Oil prices eased about 1% on Friday after top crude importer China widened its COVID-19 curbs, though the crude benchmarks were poised for a weekly gain on supply concerns and surprisingly strong economic data.
Brent futures fell 89 cents, or 0.92%, to settle at $96.07 a barrel. U.S. West Texas Intermediate (WTI) crude fell 88 cents, or 0.99%, to $88.20.
U.S. gasoline futures dropped about 3%, while U.S. diesel futures rose about 5% to their highest since mid June.
"Diesel (was) still (the) strongest component of complex (with) shorts being squeezed out of the November contract ahead of Monday expiry," analysts at energy consulting firm Ritterbusch and Associates said.
For the week, Brent rose about 2% and WTI was up about 3%.
Chinese cities ramped up COVID-19 curbs on Thursday, sealing up buildings and locking down districts after China registered 1,506 new COVID infections on Oct. 27, the National Health Commission said, up from 1,264 new cases a day earlier.
The International Monetary Fund expects China's growth to slow to 3.2% this year, a downgrade of 1.2 points from its April projection, after an 8.1% rise in 2021.
"It's hard to make a case for a rebound in China's crude purchases given the backdrop of uncertainty over its zero-COVID policy," said PVM Oil analyst Stephen Brennock.
PetroChina said China's demand for refined fuel and natural gas was set to grow year-on-year in the fourth quarter in tandem with an expected economic recovery as Beijing rolls out more stimulus policy.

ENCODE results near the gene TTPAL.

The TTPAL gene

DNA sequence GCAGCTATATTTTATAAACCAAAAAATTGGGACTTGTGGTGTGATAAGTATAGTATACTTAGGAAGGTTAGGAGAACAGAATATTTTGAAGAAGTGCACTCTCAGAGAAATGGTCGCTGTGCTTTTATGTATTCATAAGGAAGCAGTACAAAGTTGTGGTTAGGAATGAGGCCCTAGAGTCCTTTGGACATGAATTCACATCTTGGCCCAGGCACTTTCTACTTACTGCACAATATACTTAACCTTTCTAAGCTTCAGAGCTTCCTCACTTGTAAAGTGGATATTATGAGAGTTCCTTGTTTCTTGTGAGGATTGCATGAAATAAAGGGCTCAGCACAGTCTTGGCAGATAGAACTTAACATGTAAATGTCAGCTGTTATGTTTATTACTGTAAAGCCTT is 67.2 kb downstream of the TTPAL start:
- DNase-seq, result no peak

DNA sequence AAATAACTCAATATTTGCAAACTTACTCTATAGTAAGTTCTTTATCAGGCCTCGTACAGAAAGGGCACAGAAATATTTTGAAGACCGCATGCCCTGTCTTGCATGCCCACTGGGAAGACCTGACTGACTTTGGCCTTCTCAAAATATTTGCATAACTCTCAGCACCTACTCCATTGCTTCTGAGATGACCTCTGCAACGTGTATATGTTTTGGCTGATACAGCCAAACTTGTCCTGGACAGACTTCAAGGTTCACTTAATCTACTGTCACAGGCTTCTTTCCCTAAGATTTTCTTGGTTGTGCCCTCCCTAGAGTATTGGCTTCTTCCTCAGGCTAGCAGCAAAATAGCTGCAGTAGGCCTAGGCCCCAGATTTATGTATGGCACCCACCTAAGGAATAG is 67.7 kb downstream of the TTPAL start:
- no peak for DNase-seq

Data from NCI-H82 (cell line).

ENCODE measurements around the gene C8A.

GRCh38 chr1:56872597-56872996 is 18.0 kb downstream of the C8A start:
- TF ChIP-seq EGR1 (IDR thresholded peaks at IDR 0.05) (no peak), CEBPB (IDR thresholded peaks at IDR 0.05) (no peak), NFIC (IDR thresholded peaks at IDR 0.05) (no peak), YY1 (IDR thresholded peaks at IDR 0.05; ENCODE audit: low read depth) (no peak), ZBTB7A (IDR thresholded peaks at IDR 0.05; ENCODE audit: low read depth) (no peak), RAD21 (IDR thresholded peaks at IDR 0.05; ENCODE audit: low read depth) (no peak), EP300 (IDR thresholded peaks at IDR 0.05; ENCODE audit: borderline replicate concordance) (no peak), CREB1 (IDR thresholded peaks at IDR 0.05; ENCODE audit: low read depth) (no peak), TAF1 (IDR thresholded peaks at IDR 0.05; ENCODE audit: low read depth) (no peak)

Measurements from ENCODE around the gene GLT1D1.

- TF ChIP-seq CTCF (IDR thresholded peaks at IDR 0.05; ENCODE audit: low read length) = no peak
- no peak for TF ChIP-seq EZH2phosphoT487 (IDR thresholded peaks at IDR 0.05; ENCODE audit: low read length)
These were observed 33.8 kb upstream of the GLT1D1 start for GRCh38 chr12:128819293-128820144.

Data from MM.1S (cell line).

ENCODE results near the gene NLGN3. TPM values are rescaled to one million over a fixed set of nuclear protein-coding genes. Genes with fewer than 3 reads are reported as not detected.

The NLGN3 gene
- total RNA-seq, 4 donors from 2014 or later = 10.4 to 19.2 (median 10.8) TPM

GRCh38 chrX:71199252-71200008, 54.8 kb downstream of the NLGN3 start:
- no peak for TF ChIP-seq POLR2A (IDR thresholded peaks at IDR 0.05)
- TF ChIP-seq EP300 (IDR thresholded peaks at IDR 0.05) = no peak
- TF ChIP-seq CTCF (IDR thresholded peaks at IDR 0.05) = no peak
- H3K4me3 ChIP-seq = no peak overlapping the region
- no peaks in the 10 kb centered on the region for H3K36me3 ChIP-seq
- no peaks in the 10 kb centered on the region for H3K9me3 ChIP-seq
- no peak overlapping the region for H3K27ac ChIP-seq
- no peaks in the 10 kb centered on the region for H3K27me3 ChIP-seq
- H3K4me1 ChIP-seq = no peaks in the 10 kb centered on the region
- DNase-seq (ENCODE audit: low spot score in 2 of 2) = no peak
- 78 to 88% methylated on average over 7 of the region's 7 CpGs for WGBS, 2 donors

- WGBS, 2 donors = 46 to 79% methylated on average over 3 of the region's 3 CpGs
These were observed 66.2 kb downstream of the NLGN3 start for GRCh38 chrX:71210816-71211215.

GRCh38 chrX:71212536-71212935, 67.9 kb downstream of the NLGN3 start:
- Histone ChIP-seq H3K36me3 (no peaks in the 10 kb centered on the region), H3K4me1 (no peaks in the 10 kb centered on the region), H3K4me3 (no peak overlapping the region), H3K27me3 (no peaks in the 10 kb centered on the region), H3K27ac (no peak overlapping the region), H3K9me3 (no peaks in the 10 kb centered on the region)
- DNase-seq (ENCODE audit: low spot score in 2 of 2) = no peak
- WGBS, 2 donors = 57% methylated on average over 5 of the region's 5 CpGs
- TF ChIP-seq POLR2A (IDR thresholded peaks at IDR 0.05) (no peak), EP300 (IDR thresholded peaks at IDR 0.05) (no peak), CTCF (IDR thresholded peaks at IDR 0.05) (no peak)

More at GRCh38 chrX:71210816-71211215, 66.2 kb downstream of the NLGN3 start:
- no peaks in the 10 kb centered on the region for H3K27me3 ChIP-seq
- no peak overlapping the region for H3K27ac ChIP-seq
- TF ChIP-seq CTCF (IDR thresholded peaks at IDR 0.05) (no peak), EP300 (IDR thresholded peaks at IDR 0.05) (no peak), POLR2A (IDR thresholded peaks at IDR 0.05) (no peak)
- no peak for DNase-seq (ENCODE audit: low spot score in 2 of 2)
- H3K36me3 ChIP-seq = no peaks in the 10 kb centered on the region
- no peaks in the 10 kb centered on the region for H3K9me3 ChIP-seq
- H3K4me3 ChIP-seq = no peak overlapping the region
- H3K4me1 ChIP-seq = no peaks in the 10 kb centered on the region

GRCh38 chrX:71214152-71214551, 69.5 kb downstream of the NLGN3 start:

Economic strength in two major economies limited oil's losses.
Data on Thursday showed a strong rebound in U.S. gross domestic product (GDP) in the third quarter, demonstrating resilience in the world's largest economy and oil consumer.
The German economy also grew unexpectedly in the third quarter, data showed on Friday, as Europe's largest economy kept recession at bay despite high inflation and energy supply worries ahead of a looming European ban on Russian crude imports.
"The market remains wary of the impending deadlines for European purchases of Russian crude before the sanctions kick in on 5 December," ANZ Research analysts said in a note.
Global oil-and-gas giants including Exxon Mobil, Chevron and Equinor posted huge third-quarter profits, feeding criticism from consumer groups in the United States and Europe. U.S. President Joe Biden has told oil companies they are not doing enough to bring down energy costs.
U.S. oil and natural gas rigs fell this week, but in October nothed their first monthly increase since July, according to energy service firm Baker Hughes Co.
The Organization of the Petroleum Exporting Countries (OPEC) is likely to maintain its view world oil demand will rise for another decade.